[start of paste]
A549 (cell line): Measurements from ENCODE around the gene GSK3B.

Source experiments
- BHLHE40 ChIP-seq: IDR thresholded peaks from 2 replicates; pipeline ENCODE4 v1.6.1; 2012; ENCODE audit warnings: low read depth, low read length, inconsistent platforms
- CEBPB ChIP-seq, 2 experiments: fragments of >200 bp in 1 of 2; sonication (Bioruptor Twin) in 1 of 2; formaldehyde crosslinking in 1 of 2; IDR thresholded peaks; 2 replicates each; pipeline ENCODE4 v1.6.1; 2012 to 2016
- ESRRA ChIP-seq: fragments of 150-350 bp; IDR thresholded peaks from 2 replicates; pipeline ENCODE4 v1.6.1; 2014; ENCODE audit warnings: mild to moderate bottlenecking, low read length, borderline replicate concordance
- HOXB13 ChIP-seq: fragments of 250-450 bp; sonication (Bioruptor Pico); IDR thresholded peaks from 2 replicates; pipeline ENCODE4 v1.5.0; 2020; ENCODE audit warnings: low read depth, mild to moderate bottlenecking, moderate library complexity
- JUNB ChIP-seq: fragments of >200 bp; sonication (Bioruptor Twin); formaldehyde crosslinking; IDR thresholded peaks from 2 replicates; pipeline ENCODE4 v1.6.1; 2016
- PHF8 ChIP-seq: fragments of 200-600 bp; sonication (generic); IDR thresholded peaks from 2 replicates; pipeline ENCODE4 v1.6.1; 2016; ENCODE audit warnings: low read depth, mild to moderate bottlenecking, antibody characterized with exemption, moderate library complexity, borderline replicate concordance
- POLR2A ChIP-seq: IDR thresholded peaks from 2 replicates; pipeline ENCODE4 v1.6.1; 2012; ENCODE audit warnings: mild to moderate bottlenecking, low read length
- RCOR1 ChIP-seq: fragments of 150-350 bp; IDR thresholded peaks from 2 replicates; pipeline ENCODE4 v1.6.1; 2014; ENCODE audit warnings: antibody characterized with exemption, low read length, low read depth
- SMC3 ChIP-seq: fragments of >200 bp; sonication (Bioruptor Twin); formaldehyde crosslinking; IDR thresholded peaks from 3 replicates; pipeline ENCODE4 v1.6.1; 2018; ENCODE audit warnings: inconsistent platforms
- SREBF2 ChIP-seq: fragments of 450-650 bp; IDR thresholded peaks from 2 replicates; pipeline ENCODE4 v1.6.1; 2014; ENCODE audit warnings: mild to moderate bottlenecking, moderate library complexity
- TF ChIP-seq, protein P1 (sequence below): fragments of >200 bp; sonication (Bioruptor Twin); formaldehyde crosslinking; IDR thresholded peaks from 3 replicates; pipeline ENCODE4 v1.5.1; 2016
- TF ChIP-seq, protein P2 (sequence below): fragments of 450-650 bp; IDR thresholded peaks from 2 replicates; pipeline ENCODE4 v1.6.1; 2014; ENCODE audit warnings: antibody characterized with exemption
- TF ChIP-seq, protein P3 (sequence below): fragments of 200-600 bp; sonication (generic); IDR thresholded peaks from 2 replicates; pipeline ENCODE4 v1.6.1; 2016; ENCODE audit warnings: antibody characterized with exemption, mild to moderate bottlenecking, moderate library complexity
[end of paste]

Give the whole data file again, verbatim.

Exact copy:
A549 (cell line): Measurements from ENCODE around the gene GSK3B.

Source experiments
- BHLHE40 ChIP-seq: IDR thresholded peaks from 2 replicates; pipeline ENCODE4 v1.6.1; 2012; ENCODE audit warnings: low read depth, low read length, inconsistent platforms
- CEBPB ChIP-seq, 2 experiments: fragments of >200 bp in 1 of 2; sonication (Bioruptor Twin) in 1 of 2; formaldehyde crosslinking in 1 of 2; IDR thresholded peaks; 2 replicates each; pipeline ENCODE4 v1.6.1; 2012 to 2016
- ESRRA ChIP-seq: fragments of 150-350 bp; IDR thresholded peaks from 2 replicates; pipeline ENCODE4 v1.6.1; 2014; ENCODE audit warnings: mild to moderate bottlenecking, low read length, borderline replicate concordance
- HOXB13 ChIP-seq: fragments of 250-450 bp; sonication (Bioruptor Pico); IDR thresholded peaks from 2 replicates; pipeline ENCODE4 v1.5.0; 2020; ENCODE audit warnings: low read depth, mild to moderate bottlenecking, moderate library complexity
- JUNB ChIP-seq: fragments of >200 bp; sonication (Bioruptor Twin); formaldehyde crosslinking; IDR thresholded peaks from 2 replicates; pipeline ENCODE4 v1.6.1; 2016
- PHF8 ChIP-seq: fragments of 200-600 bp; sonication (generic); IDR thresholded peaks from 2 replicates; pipeline ENCODE4 v1.6.1; 2016; ENCODE audit warnings: low read depth, mild to moderate bottlenecking, antibody characterized with exemption, moderate library complexity, borderline replicate concordance
- POLR2A ChIP-seq: IDR thresholded peaks from 2 replicates; pipeline ENCODE4 v1.6.1; 2012; ENCODE audit warnings: mild to moderate bottlenecking, low read length
- RCOR1 ChIP-seq: fragments of 150-350 bp; IDR thresholded peaks from 2 replicates; pipeline ENCODE4 v1.6.1; 2014; ENCODE audit warnings: antibody characterized with exemption, low read length, low read depth
- SMC3 ChIP-seq: fragments of >200 bp; sonication (Bioruptor Twin); formaldehyde crosslinking; IDR thresholded peaks from 3 replicates; pipeline ENCODE4 v1.6.1; 2018; ENCODE audit warnings: inconsistent platforms
- SREBF2 ChIP-seq: fragments of 450-650 bp; IDR thresholded peaks from 2 replicates; pipeline ENCODE4 v1.6.1; 2014; ENCODE audit warnings: mild to moderate bottlenecking, moderate library complexity
- TF ChIP-seq, protein P1 (sequence below): fragments of >200 bp; sonication (Bioruptor Twin); formaldehyde crosslinking; IDR thresholded peaks from 3 replicates; pipeline ENCODE4 v1.5.1; 2016
- TF ChIP-seq, protein P2 (sequence below): fragments of 450-650 bp; IDR thresholded peaks from 2 replicates; pipeline ENCODE4 v1.6.1; 2014; ENCODE audit warnings: antibody characterized with exemption
- TF ChIP-seq, protein P3 (sequence below): fragments of 200-600 bp; sonication (generic); IDR thresholded peaks from 2 replicates; pipeline ENCODE4 v1.6.1; 2016; ENCODE audit warnings: antibody characterized with exemption, mild to moderate bottlenecking, moderate library complexity